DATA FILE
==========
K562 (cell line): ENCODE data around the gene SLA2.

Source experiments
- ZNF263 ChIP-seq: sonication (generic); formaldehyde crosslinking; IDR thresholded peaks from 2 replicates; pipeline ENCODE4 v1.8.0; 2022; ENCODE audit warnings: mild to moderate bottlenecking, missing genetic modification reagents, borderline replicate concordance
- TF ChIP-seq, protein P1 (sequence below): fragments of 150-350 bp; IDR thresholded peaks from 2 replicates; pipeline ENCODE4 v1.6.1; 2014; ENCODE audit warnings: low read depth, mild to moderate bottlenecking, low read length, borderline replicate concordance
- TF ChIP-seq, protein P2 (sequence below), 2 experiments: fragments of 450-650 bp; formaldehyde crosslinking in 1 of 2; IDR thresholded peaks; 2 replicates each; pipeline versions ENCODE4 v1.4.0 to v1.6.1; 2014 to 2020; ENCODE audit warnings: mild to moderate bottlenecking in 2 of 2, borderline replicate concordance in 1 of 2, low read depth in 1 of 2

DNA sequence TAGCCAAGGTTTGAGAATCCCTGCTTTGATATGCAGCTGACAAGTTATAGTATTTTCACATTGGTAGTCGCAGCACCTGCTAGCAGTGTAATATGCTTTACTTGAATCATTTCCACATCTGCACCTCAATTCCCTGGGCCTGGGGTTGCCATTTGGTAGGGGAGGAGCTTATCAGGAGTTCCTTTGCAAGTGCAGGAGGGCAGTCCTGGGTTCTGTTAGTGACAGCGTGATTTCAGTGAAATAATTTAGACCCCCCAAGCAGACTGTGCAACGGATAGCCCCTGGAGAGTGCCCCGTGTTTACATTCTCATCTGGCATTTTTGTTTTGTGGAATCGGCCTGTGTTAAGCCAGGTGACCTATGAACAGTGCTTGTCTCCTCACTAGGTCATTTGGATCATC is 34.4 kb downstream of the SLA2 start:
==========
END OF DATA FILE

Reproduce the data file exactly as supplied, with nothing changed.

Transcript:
K562 (cell line): ENCODE data around the gene SLA2.

Source experiments
- ZNF263 ChIP-seq: sonication (generic); formaldehyde crosslinking; IDR thresholded peaks from 2 replicates; pipeline ENCODE4 v1.8.0; 2022; ENCODE audit warnings: mild to moderate bottlenecking, missing genetic modification reagents, borderline replicate concordance
- TF ChIP-seq, protein P1 (sequence below): fragments of 150-350 bp; IDR thresholded peaks from 2 replicates; pipeline ENCODE4 v1.6.1; 2014; ENCODE audit warnings: low read depth, mild to moderate bottlenecking, low read length, borderline replicate concordance
- TF ChIP-seq, protein P2 (sequence below), 2 experiments: fragments of 450-650 bp; formaldehyde crosslinking in 1 of 2; IDR thresholded peaks; 2 replicates each; pipeline versions ENCODE4 v1.4.0 to v1.6.1; 2014 to 2020; ENCODE audit warnings: mild to moderate bottlenecking in 2 of 2, borderline replicate concordance in 1 of 2, low read depth in 1 of 2

DNA sequence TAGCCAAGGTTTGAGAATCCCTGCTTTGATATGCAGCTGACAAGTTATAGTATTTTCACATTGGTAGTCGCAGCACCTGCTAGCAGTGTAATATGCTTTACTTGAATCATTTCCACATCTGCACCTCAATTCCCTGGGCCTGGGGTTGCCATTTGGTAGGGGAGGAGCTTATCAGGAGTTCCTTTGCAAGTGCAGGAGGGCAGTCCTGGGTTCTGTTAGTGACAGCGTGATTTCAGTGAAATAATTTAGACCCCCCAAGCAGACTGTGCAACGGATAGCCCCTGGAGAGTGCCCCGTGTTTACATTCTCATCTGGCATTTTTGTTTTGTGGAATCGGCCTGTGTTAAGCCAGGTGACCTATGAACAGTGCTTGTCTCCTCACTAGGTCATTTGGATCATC is 34.4 kb downstream of the SLA2 start: